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Thread: Need some constructive criticism...(advanced calc proof)

  1. #1
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    Need some constructive criticism...(advanced calc proof)

    I am unsure of this proof, and I would appreciate any input about whether my reasoning is on the right track. Due tomorrow btw.

    The question is:

    Suppose that $\displaystyle f$ is continuous everywhere, $\displaystyle f'$ exists for $\displaystyle x\neq0$, and $\displaystyle \mathop {\lim }\limits_{x \to 0} f'\left( x \right)$ exists. Prove that $\displaystyle f'\left( 0 \right)$ exists.
    Professor said to use L'H˘pital's rule if we get stuck.

    I started by trying to let $\displaystyle g\left( x \right) = f'\left( x \right)$ and working through an argument using L'H˘pital's rule, but I made some extra assumptions and such which dont seem to be reasonable. Any nudges in the right direction would be great. My work is pretty useless...and ultimately it seems like I wouldnt be proving the right thing anyway. I feel like I am overthinking (as usual) what would be an otherwise simple and elegant proof. If anyone really wants to see my attempt, I will post it, but it is almost certainly incorrect. Thanks in advance.


    edit: I know intuitively that it must exist, since $\displaystyle f$ is continuous and $\displaystyle f'$ exists everywhere but $\displaystyle 0$ (for sure). And since the two-sided limit exists at $\displaystyle 0$, either $\displaystyle f'$ is continuous at $\displaystyle 0$ or has a removable discontinuity there, but it must be defined there because $\displaystyle f$ is continuous at $\displaystyle 0$ and does not have a corner there. There cannot be a corner at $\displaystyle f \left( 0 \right)$ because the two-sided limit exists, so we know that the derivative must exist there (as $\displaystyle f$ is continuous without a corner)... but I do not see how L'H˘pital would come into play in a formal proof?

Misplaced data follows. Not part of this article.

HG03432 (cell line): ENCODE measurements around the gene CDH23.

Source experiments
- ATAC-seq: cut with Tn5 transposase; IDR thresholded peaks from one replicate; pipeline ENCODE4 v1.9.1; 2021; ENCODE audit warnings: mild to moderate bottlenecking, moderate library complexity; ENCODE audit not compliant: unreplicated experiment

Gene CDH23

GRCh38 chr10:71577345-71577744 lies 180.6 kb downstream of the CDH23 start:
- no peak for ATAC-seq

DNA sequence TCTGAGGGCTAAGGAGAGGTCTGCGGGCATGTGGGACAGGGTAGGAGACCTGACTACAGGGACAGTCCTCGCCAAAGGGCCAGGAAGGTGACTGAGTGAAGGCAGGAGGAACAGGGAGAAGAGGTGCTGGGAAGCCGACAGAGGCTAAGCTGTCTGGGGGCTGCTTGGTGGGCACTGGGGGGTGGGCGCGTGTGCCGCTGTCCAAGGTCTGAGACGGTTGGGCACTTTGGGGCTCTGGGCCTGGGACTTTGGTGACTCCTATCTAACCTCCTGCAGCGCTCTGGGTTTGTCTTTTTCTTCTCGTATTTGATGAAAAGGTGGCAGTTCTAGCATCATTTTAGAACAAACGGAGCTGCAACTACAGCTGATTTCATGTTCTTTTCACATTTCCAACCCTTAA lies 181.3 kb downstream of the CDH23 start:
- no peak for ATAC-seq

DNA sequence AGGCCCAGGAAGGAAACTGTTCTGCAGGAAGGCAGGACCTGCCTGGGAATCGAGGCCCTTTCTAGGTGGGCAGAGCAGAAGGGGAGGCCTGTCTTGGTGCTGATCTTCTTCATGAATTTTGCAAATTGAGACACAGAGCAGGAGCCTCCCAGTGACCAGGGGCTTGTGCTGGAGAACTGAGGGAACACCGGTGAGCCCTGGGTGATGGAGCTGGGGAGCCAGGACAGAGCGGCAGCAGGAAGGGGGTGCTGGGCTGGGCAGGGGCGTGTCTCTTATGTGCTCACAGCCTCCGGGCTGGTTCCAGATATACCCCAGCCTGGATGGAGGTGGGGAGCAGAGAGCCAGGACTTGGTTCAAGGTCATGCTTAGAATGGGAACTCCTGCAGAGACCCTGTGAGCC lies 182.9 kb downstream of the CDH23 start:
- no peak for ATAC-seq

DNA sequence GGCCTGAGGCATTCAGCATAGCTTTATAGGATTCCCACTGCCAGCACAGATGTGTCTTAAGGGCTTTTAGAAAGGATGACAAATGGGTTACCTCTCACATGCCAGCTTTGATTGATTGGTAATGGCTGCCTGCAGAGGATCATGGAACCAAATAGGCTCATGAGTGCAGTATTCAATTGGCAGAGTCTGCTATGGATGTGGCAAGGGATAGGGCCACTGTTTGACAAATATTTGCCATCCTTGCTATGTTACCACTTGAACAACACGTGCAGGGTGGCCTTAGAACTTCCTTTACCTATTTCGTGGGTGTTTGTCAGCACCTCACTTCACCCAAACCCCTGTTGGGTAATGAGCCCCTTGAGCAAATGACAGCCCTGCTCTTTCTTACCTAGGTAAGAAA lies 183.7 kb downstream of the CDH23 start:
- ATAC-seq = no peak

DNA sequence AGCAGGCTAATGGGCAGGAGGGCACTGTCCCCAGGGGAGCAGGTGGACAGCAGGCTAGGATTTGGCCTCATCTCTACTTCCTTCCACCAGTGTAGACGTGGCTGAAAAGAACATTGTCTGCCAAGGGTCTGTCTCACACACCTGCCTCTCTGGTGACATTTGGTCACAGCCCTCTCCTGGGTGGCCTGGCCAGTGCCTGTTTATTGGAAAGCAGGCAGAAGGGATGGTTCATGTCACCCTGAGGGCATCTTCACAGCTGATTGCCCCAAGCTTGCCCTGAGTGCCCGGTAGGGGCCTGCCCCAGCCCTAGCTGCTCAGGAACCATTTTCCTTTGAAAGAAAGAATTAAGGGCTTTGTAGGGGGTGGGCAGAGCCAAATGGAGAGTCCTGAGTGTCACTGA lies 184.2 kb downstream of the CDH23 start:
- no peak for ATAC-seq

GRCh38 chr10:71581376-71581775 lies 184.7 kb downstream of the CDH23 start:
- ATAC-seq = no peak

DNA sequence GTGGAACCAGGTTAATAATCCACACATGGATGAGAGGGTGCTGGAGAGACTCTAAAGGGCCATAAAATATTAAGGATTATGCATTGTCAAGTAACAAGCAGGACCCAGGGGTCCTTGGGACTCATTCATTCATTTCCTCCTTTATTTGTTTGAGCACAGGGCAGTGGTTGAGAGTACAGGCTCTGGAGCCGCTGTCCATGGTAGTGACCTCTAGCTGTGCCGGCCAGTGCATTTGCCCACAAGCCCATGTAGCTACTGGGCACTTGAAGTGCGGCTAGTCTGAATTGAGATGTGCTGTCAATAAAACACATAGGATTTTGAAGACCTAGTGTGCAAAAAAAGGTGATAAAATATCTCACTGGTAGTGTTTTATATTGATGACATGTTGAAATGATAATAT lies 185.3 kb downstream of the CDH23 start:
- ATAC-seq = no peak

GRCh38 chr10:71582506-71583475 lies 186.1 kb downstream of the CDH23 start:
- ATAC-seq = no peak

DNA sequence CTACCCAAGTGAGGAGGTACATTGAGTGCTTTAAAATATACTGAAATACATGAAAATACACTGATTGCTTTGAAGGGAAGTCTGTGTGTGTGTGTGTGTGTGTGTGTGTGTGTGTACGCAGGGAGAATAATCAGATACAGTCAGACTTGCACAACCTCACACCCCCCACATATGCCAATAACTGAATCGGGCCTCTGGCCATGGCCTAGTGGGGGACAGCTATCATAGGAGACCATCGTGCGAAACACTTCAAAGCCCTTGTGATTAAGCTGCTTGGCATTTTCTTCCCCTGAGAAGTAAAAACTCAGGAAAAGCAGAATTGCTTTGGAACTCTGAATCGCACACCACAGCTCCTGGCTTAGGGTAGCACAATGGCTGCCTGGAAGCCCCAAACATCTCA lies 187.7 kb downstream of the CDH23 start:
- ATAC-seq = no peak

Last edited by xifentoozlerix; May 13th 2008 at 05:25 PM.
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  2. #2
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    Quote Originally Posted by xifentoozlerix View Post
    Suppose that $\displaystyle f$ is continuous everywhere, $\displaystyle f'$ exists for $\displaystyle x\neq0$, and $\displaystyle \mathop {\lim }\limits_{x \to 0} f'\left( x \right)$ exists. Prove that $\displaystyle f'\left( 0 \right)$ exists.
    The first step that I like to do a lot of times is to formally state the problem. I find that it helps:
    "Let $\displaystyle f:\mathbb{R}\mapsto \mathbb{R}$ be continous and let $\displaystyle f$ be differenciable on $\displaystyle (-\infty, 0)\cup (0,\infty)$ (possibly at $\displaystyle x=0$ also, but we do not know this). Suppose also that $\displaystyle \lim_{x\to 0}f'(x)$ exists. Prove that $\displaystyle f$ is differenciable at zero".

    We want to show "$\displaystyle f$ is differenciable at zero", which means we want to show that the limit $\displaystyle \lim_{x\to 0}\frac{f(x) - f(0)}{x-0}$ exists.

    Note the numerator is $\displaystyle \lim_{x\to 0}f(x) - f(0) = 0$. This is where we are using the countinuity condition. The denominator is zero as well. Thus, we can use L'Hopital here because the numerator is differenciable. Thus, $\displaystyle \lim_{x\to 0}\frac{f'(x)}{1}$. And this exists by the stated problem.
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  3. #3
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    Thank you so much....after sleeping on it I had a similar idea, but you make it seem so simple now (it always seems that way though...simple when you know how).
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